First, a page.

If your company has a Facebook business page, formerly known as a "fan" page, I've got some bad news for you. Nobody is seeing your updates. Well, almost nobody, according to a new report.
For the most popular businesses on Facebook, those with more than a million "fans," fewer than 3 percent of those fans are seeing the companies' daily updates. That's low enough to be a rounding error.
The picture improves for smaller companies. For those with between one thousand and ten thousand "fans," the percentage is just under 10 percent.
The report found a general reverse correlation between number of fans and percentage of fans seeing updates every day.
This is a disaster. Note that these numbers aren't "taking action," "clicking," "reading" or "noticing" numbers. These are the percentages of people who "see" your posts. Presumably, this "seeing" process involves a whole lot of mindless skimming.
This news no doubt comes as a shock to businesses that bought into the Facebook-is-the-new-Internet idea, and transformed their SEO people into EdgeRank experts. (EdgeRank is Facebook's secret algorithm for deciding when and how to sever the connection between Facebook users, and also between businesses on Facebook and their "fans.")
I told you in February about how Facebook's EdgeRank algorithm secretly ends user relationships.
In a nutshell, EdgeRank looks at how often users click or comment on, or generally interact with, another user's or a business's Facebook posts. They use that information using some deep, dark fuzzy-logic voodoo to determine an overall EdgeRank score, which determines whether a post shows up in a user's "Top News" or "Most Recent" news feeds (or both, or neither).
As I wrote in my previous column, EdgeRank essentially cuts connections that users and businesses believe have been established. I think it's likely that it's slowly dawning on users that Facebook isn't giving them all the updates from their friends, and isn't delivering all their own updates to friends. This knowledge makes Facebook unpredictable and unsatisfying, and could be driving users away.
Facebook, which has more than 675 million users, is still growing. But hidden in that growth is a trend toward shrinkage. Several of the countries that were first to embrace Facebook are seeing huge declines in membership.
During the month of May alone, the number of Facebook users in the United States fell by 6 million, in Canada by 1.5 million, and in the UK, Norway and Russia more than 100,000 each.
The growth is coming mainly from late-adopters to Facebook who are catching up. But the declines are coming from the early indicator countries. The trend is not good for Facebook.
But the growing stranglehold of EdgeRank on businesses may suggest even bigger problems for Facebook. As companies come to terms with the fact that big Facebook fan bases are useless if those users are unreachable, they'll start to follow users out the exit door.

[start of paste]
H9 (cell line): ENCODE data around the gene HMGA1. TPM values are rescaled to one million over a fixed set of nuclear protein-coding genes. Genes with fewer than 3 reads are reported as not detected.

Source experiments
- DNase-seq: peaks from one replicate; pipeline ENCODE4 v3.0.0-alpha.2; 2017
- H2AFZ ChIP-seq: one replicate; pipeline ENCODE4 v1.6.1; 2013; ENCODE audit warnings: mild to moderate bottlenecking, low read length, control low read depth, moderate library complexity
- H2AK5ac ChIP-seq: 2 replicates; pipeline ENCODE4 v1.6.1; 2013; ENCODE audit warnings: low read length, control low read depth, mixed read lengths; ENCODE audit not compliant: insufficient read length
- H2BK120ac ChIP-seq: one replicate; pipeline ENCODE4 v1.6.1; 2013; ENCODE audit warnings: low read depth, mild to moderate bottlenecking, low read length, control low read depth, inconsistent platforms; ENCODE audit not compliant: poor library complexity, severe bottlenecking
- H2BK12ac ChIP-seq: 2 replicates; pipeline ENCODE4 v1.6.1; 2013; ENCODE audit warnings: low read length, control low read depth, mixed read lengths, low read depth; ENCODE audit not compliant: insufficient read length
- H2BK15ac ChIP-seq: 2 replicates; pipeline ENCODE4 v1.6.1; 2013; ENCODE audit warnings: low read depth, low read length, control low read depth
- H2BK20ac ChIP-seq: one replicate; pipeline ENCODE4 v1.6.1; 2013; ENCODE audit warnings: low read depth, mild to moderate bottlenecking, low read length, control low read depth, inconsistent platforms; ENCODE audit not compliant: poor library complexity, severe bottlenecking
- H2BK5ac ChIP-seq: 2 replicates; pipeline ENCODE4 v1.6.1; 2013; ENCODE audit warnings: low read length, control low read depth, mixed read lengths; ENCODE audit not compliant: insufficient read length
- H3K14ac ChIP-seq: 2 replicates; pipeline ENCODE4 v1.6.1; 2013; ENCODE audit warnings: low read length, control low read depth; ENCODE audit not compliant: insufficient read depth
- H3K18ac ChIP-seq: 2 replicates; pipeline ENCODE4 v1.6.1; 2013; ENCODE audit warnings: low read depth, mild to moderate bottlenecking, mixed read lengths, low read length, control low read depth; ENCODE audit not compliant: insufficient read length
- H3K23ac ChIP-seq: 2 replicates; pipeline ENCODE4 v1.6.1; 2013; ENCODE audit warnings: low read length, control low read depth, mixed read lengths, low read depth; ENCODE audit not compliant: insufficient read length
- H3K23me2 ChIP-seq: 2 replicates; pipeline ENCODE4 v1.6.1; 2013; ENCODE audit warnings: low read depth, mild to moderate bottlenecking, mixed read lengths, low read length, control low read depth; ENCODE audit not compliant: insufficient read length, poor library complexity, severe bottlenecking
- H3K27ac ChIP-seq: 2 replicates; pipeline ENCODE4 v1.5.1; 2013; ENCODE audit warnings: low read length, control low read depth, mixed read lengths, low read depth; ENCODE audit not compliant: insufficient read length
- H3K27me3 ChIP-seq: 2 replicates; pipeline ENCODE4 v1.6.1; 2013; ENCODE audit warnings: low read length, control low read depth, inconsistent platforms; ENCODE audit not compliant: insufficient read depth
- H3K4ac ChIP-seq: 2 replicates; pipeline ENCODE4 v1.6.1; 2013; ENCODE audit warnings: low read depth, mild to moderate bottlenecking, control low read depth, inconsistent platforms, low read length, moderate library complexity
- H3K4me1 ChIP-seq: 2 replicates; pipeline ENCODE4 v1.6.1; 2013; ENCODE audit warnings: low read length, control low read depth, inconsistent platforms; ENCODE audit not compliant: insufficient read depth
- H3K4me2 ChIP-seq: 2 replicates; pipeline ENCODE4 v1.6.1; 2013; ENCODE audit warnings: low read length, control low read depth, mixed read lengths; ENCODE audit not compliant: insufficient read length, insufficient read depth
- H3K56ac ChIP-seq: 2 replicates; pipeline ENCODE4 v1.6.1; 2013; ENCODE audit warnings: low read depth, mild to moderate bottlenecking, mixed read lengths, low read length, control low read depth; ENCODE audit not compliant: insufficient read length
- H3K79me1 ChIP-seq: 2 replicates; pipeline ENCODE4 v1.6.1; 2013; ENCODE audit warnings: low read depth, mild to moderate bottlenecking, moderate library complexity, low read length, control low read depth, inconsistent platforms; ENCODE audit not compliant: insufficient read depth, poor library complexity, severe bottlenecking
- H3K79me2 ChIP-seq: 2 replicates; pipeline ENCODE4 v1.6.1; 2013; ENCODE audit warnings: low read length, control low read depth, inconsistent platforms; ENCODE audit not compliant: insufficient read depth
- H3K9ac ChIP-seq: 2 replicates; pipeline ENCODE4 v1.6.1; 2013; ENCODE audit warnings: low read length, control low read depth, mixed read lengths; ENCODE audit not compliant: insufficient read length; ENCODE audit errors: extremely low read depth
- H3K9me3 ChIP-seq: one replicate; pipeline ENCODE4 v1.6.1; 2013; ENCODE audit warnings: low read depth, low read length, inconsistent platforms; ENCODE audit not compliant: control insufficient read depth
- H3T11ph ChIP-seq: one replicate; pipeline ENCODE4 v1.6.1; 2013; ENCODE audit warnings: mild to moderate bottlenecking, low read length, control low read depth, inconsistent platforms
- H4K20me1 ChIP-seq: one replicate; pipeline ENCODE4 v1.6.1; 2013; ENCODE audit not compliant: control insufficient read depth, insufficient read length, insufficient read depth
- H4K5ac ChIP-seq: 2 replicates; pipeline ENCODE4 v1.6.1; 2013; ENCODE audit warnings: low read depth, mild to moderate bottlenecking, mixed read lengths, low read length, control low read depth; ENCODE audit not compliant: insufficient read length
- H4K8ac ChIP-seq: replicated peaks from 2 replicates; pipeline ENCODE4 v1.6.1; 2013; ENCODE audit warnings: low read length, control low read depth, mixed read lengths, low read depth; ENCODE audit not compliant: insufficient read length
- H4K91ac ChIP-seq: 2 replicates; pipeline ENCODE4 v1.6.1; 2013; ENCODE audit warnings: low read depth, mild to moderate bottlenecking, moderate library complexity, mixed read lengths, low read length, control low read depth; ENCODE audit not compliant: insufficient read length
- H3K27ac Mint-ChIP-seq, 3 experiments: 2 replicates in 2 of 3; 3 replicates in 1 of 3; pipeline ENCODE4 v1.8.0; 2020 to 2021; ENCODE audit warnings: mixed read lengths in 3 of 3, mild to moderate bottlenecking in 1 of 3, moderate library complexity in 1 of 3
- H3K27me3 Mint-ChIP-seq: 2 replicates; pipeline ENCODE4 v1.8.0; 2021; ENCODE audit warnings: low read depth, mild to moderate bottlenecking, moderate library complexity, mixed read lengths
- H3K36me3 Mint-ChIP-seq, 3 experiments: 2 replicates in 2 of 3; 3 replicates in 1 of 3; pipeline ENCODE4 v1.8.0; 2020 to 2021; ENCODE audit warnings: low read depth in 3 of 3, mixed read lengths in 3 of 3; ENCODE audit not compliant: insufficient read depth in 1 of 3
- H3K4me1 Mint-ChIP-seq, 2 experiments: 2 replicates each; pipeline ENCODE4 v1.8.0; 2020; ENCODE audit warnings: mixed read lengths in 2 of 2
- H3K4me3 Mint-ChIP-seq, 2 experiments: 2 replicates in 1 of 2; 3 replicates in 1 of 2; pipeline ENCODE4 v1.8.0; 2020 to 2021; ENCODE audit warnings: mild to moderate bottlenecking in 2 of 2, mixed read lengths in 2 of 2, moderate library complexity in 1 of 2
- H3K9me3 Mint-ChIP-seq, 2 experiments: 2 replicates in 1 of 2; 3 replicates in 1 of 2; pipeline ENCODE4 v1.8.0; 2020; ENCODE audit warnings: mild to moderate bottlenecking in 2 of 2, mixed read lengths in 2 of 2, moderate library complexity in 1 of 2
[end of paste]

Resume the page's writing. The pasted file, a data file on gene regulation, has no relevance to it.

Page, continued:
Facebook's current "solution," which is to advertise to existing user bases feels exploitative.
Here's the Faustian bargain Facebook appears to offer businesses: Come to Facebook where all the users are, and build massive "fan" bases. Just one catch: We'll deliver your messages to a tiny one-digit minority of those users for free. If you want to reach all your "fans," well, that's not so free. Our advertising system lets you reach 100% of your fans by selecting the option to target existing users.
In other words, Facebook lets you build massive lists of "fans" or "followers," but won't let you communicate with them unless you pay.
Of course, you can work hard to raise your EdgeRank score. You do this by making content more interactive. Encourage visitors to click on things, “Like” content, add comments and participate in polls.
This kind of marketing, however, makes sense or doesn’t make sense depending on the kind of business. And with a growing number of companies trying to manipulate users into jumping through hoops, users are likely to experience EdgeRank fatigue, further degrading the Facebook experience and giving them another motivation to join the 6 million Americans who left Facebook in May.
I believe Facebook is in crisis. The company is losing visitors, and I believe will soon either lose businesses, or get them to divert marketing resources away from Facebook and just let their Facebook pages languish.
Facebook is still one of the hottest companies on the Internet, and enjoys huge advantages from its popularity, as well as its successful “Like” program. But if the company doesn’t want to become the new MySpace, it has got to deliver more of the status updates to the users that both individuals and businesses believe are being delivered.
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